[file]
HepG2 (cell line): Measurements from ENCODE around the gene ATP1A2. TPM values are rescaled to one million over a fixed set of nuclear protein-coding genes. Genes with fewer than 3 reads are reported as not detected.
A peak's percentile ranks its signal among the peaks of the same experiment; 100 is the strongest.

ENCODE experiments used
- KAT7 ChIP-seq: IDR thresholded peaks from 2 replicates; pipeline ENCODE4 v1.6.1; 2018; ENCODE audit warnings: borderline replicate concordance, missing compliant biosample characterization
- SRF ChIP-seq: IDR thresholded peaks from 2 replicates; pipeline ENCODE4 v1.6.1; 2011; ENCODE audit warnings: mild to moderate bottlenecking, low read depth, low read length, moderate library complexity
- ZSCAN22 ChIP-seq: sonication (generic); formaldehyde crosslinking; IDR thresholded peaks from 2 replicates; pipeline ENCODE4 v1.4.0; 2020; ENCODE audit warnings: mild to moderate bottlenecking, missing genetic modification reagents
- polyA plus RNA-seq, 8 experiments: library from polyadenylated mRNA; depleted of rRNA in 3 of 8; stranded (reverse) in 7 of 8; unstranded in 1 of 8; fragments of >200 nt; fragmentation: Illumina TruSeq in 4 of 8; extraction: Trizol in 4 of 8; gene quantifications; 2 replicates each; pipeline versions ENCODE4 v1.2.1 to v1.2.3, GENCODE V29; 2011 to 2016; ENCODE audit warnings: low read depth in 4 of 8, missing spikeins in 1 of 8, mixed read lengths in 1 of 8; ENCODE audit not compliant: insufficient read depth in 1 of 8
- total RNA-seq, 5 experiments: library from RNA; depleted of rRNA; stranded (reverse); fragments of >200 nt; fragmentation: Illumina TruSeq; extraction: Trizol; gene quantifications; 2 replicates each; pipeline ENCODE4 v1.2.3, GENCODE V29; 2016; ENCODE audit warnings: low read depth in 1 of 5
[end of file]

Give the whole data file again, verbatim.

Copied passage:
HepG2 (cell line): Measurements from ENCODE around the gene ATP1A2. TPM values are rescaled to one million over a fixed set of nuclear protein-coding genes. Genes with fewer than 3 reads are reported as not detected.
A peak's percentile ranks its signal among the peaks of the same experiment; 100 is the strongest.

ENCODE experiments used
- KAT7 ChIP-seq: IDR thresholded peaks from 2 replicates; pipeline ENCODE4 v1.6.1; 2018; ENCODE audit warnings: borderline replicate concordance, missing compliant biosample characterization
- SRF ChIP-seq: IDR thresholded peaks from 2 replicates; pipeline ENCODE4 v1.6.1; 2011; ENCODE audit warnings: mild to moderate bottlenecking, low read depth, low read length, moderate library complexity
- ZSCAN22 ChIP-seq: sonication (generic); formaldehyde crosslinking; IDR thresholded peaks from 2 replicates; pipeline ENCODE4 v1.4.0; 2020; ENCODE audit warnings: mild to moderate bottlenecking, missing genetic modification reagents
- polyA plus RNA-seq, 8 experiments: library from polyadenylated mRNA; depleted of rRNA in 3 of 8; stranded (reverse) in 7 of 8; unstranded in 1 of 8; fragments of >200 nt; fragmentation: Illumina TruSeq in 4 of 8; extraction: Trizol in 4 of 8; gene quantifications; 2 replicates each; pipeline versions ENCODE4 v1.2.1 to v1.2.3, GENCODE V29; 2011 to 2016; ENCODE audit warnings: low read depth in 4 of 8, missing spikeins in 1 of 8, mixed read lengths in 1 of 8; ENCODE audit not compliant: insufficient read depth in 1 of 8
- total RNA-seq, 5 experiments: library from RNA; depleted of rRNA; stranded (reverse); fragments of >200 nt; fragmentation: Illumina TruSeq; extraction: Trizol; gene quantifications; 2 replicates each; pipeline ENCODE4 v1.2.3, GENCODE V29; 2016; ENCODE audit warnings: low read depth in 1 of 5